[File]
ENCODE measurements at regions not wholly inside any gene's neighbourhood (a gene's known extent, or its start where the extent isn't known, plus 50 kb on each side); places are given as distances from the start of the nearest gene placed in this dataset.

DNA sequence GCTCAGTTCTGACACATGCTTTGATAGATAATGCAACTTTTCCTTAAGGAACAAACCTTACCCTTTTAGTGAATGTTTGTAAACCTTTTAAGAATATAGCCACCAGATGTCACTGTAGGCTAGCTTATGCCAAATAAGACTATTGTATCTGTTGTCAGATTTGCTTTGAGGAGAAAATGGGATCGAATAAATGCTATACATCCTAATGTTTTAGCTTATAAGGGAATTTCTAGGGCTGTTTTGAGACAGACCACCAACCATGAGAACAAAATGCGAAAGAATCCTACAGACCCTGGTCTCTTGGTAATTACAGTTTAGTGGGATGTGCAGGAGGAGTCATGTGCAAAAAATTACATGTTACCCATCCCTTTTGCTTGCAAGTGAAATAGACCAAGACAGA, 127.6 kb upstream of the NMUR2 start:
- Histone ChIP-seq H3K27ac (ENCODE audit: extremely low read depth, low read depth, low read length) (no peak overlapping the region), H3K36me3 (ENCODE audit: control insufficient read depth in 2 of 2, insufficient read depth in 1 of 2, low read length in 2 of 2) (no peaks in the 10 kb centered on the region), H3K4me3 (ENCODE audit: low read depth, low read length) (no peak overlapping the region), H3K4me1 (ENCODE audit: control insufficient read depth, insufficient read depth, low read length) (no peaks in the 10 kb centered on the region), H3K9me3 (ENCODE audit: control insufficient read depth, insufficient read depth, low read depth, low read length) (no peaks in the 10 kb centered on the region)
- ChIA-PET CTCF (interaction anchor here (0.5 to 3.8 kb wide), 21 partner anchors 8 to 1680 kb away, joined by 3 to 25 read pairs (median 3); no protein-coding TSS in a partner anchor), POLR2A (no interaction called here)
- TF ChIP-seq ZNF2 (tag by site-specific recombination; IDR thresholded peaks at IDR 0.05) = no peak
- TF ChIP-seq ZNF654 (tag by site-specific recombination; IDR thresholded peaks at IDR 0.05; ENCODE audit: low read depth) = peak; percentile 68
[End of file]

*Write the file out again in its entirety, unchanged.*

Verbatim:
ENCODE measurements at regions not wholly inside any gene's neighbourhood (a gene's known extent, or its start where the extent isn't known, plus 50 kb on each side); places are given as distances from the start of the nearest gene placed in this dataset.

DNA sequence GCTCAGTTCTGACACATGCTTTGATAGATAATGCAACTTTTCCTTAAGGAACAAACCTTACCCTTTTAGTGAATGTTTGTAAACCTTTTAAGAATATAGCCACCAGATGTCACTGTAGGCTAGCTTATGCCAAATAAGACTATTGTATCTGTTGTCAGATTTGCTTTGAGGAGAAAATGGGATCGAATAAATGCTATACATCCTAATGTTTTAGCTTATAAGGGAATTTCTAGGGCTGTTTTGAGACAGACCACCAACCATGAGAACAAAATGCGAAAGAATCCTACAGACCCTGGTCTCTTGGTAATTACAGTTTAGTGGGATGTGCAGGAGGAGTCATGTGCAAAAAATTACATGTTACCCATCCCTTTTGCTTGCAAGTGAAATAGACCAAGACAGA, 127.6 kb upstream of the NMUR2 start:
- Histone ChIP-seq H3K27ac (ENCODE audit: extremely low read depth, low read depth, low read length) (no peak overlapping the region), H3K36me3 (ENCODE audit: control insufficient read depth in 2 of 2, insufficient read depth in 1 of 2, low read length in 2 of 2) (no peaks in the 10 kb centered on the region), H3K4me3 (ENCODE audit: low read depth, low read length) (no peak overlapping the region), H3K4me1 (ENCODE audit: control insufficient read depth, insufficient read depth, low read length) (no peaks in the 10 kb centered on the region), H3K9me3 (ENCODE audit: control insufficient read depth, insufficient read depth, low read depth, low read length) (no peaks in the 10 kb centered on the region)
- ChIA-PET CTCF (interaction anchor here (0.5 to 3.8 kb wide), 21 partner anchors 8 to 1680 kb away, joined by 3 to 25 read pairs (median 3); no protein-coding TSS in a partner anchor), POLR2A (no interaction called here)
- TF ChIP-seq ZNF2 (tag by site-specific recombination; IDR thresholded peaks at IDR 0.05) = no peak
- TF ChIP-seq ZNF654 (tag by site-specific recombination; IDR thresholded peaks at IDR 0.05; ENCODE audit: low read depth) = peak; percentile 68